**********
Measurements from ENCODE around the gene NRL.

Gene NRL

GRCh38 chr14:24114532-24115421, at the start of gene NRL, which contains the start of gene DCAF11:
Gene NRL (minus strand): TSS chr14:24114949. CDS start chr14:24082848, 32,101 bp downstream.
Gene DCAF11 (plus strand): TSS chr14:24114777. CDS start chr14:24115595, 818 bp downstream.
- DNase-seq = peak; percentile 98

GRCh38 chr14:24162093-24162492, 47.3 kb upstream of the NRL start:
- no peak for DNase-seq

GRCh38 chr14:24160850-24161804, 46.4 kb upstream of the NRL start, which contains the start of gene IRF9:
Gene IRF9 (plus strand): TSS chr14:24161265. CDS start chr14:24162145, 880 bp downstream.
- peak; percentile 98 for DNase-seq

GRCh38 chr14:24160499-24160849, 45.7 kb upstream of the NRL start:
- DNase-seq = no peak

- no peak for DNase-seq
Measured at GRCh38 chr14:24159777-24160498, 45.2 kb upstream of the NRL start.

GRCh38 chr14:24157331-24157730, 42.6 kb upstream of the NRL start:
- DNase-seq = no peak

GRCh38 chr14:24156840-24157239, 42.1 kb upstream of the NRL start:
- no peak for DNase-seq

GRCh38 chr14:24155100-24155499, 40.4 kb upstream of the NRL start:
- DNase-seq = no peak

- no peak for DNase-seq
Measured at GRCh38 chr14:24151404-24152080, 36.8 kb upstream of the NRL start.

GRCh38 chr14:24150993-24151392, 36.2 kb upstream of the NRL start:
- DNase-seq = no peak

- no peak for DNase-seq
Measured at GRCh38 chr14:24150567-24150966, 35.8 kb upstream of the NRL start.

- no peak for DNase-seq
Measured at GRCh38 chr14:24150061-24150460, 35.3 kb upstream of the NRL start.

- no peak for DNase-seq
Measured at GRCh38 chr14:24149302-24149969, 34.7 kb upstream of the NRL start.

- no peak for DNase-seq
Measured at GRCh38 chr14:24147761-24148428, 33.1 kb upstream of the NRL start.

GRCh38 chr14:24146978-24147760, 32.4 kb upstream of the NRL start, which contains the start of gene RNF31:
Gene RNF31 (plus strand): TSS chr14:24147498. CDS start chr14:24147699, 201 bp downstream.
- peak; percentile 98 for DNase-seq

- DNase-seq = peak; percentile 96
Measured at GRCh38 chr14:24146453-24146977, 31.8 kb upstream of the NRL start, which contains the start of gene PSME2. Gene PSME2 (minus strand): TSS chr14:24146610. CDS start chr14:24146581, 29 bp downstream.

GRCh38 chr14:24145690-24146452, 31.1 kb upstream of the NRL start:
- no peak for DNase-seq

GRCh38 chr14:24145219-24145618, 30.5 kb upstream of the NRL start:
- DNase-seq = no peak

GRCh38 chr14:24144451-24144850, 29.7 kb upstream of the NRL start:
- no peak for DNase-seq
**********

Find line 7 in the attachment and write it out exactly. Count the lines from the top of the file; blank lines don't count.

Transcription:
GRCh38 chr14:24162093-24162492, 47.3 kb upstream of the NRL start: